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If I had a spare £2,000 in an ISA, I’d rush to buy this bargain FTSE 100 stock

Image source: Getty Images
Image source: Getty Images

Scottish Mortgage Investment Trust (LSE: SMT) shares make up a significant part of my ISA. Thankfully, they’ve been rising in recent months and now trade for £9. But that’s some way off the £15 mark they reached back in 2021.

Still, if I had £2k gathering dust in my ISA right now, I’d snap up this FTSE 100 stock to hold for the long term. Here’s why.

Finding big winners

Scottish Mortgage is a growth-focused investment trust with 98 holdings. Many of these are household names like Tesla, Amazon, Netflix, and Spotify.

The trust also invests in private companies, which currently account for around 27% of assets. Some well-known ones here include Elon Musk’s SpaceX, TikTok parent company ByteDance, and Epic Games, the maker of Fortnite.

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The biggest investing theme over the last two and a half years has been artificial intelligence (AI), of course. Nvidia has become the posterchild for the AI revolution, posting truly eye-popping increases in both revenue and profits.

The stock is up an incredible 3,480% in just the past five years!

Scottish Mortgage first invested in the AI chipmaker in July 2016 when its shares stood at a split-adjusted $1.42. That means the trust’s holding has risen 90 times in value since the initial purchase!

Any growth-oriented fund worth its salt ought to have owned Nvidia stock over at least the last couple of years. So it’s reassuring that the trust was way ahead of the curve on this one.

Identifying the next Nvidia

However, it’s also reassuring for shareholders that Scottish Mortgage is not resting on its laurels. Already, the managers are busy trying to identify the next crop of big winners.

Deputy manager Lawrence Burns recently highlighted three early-stage companies held in the company that appear to have massive long-term potential.

  • Bill Gates-backed Upside Foods, which grows meat from animal cells

  • Climeworks, which removes carbon dioxide from the air using advanced carbon-capture technology

  • PsiQuantum, a $3.1bn quantum computing start-up

Now, it goes without saying that there’s no guarantee such private holdings will ever become the next big winners. Indeed, they carry extra risk as young companies and can be harder to accurately value.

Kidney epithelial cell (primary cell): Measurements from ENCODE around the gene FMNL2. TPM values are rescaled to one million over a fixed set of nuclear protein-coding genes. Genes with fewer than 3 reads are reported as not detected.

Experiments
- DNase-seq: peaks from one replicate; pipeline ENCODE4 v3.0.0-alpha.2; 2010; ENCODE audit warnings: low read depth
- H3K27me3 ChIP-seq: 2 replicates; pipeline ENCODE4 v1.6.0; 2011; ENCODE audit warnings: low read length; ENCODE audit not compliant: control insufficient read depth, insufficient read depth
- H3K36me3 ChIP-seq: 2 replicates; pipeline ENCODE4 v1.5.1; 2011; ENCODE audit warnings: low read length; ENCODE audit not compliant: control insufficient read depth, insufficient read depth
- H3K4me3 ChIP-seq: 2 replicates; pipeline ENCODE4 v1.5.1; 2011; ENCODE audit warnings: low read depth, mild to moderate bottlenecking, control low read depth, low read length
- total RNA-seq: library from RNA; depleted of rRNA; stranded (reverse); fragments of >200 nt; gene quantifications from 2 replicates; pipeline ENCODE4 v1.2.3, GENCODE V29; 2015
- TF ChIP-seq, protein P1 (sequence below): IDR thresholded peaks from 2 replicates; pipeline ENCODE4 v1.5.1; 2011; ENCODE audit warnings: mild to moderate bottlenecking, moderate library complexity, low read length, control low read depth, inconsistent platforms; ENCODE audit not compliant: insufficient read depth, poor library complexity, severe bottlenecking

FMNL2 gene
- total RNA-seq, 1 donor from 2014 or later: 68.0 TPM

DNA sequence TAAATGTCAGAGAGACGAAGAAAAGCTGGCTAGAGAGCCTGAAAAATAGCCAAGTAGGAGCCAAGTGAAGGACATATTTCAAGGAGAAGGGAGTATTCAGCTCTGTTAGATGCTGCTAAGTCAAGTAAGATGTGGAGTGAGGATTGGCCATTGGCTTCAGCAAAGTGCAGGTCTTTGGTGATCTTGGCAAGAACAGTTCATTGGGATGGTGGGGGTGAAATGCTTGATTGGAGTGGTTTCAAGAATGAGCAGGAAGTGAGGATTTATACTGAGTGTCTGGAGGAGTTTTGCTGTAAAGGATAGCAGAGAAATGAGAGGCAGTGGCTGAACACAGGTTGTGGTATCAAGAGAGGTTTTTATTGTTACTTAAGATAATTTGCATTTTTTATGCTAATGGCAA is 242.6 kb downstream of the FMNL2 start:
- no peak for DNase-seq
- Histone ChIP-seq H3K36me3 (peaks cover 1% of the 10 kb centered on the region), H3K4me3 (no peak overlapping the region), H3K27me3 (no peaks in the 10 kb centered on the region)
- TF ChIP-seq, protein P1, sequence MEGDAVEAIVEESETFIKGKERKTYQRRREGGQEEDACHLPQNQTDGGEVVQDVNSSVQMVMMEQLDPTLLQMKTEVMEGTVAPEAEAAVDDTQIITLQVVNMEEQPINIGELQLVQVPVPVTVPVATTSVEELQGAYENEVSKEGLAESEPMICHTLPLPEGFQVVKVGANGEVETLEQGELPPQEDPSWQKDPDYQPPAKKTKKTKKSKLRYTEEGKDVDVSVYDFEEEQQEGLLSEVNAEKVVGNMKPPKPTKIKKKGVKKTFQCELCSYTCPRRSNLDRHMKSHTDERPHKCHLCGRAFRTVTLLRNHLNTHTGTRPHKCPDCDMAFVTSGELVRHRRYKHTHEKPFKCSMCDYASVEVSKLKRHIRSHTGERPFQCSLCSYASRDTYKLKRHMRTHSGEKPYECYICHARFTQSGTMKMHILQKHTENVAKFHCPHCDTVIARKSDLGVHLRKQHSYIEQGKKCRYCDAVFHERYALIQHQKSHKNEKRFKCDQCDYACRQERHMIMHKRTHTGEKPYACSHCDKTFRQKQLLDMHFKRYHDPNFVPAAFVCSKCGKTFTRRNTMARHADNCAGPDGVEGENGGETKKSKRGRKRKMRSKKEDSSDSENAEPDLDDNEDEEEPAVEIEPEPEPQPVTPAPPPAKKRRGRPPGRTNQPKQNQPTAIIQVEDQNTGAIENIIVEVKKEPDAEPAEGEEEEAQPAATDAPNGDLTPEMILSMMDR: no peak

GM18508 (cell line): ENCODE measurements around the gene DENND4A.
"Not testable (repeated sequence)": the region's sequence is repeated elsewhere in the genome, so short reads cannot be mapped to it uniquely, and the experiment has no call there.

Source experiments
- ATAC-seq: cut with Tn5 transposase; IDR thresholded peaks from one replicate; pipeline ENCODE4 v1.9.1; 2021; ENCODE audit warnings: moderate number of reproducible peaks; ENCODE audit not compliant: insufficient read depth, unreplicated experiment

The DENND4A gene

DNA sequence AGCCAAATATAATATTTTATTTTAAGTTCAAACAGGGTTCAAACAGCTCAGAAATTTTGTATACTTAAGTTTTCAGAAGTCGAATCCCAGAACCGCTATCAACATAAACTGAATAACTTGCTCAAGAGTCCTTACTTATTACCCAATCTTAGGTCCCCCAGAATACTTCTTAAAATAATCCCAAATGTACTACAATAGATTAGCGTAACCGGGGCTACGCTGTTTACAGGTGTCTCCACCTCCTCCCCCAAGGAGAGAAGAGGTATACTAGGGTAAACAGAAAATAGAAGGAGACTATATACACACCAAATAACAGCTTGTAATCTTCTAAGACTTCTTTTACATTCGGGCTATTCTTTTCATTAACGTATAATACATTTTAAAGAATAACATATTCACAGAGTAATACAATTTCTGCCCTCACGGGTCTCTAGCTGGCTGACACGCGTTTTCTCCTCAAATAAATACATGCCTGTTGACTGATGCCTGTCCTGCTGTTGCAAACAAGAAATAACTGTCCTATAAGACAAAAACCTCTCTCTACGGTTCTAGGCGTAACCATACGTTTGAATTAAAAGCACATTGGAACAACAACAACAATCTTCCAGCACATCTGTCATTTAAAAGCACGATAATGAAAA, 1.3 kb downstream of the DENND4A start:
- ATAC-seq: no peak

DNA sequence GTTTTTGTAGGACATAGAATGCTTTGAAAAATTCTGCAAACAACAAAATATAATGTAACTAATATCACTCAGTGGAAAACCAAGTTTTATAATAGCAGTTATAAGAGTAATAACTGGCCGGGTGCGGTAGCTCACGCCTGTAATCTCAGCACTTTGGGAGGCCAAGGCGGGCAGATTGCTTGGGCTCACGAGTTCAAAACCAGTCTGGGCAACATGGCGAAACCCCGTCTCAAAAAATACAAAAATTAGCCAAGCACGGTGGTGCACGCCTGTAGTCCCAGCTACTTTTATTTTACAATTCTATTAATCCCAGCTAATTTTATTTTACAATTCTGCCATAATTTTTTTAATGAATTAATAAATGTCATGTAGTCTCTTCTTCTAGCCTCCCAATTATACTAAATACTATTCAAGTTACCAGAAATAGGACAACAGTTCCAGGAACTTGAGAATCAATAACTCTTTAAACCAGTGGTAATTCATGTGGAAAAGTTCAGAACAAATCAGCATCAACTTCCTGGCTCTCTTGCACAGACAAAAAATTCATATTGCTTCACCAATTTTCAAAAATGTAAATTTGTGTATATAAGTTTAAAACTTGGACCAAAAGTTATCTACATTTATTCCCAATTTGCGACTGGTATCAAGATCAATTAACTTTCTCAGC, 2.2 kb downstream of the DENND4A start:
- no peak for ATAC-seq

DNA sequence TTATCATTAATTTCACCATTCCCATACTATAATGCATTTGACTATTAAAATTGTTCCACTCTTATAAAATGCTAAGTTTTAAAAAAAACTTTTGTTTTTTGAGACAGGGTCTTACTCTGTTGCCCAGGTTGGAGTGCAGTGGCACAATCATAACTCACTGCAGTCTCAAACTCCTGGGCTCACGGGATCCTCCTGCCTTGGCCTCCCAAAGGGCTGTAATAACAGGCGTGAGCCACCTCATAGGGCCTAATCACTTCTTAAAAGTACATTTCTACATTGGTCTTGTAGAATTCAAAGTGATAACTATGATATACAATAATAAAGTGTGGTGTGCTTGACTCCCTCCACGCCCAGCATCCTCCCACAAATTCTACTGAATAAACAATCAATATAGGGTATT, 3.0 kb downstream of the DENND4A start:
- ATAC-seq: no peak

Meanwhile, if anything goes wrong at some of the bigger private holdings — a rocket disaster at SpaceX, for example, or TikTok being banned in the US — that might negatively impact the trust’s value.

Investing at a discount

Nevertheless, Scottish Mortgage looks like great value to me today. It’s trading at a 9% discount to its net asset value (NAV). So, in theory, I can get access to the high-growth companies held by the trust at a cheaper value than their current market price.

In March, the trust’s board sanctioned a whopping £1bn share buyback programme to run over the next two years. This is the largest buyback by any investment trust and is aimed at narrowing the NAV discount.

Plus, as the stock chart shows, Scottish Mortgage shares are still 41% off their all-time high, despite the recent revival. That looks attractive to me.

Therefore, if I had a spare couple of grand lying around, I’d get in now while the stock is trading at a significant discount. It looks like a FTSE 100 bargain to me.

The post If I had a spare £2,000 in an ISA, I’d rush to buy this bargain FTSE 100 stock appeared first on The Motley Fool UK.

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John Mackey, former CEO of Whole Foods Market, an Amazon subsidiary, is a member of The Motley Fool’s board of directors. Ben McPoland has positions in Scottish Mortgage Investment Trust Plc and Tesla. The Motley Fool UK has recommended Amazon, Nvidia, and Tesla. Views expressed on the companies mentioned in this article are those of the writer and therefore may differ from the official recommendations we make in our subscription services such as Share Advisor, Hidden Winners and Pro. Here at The Motley Fool we believe that considering a diverse range of insights makes us better investors.

Motley Fool UK 2024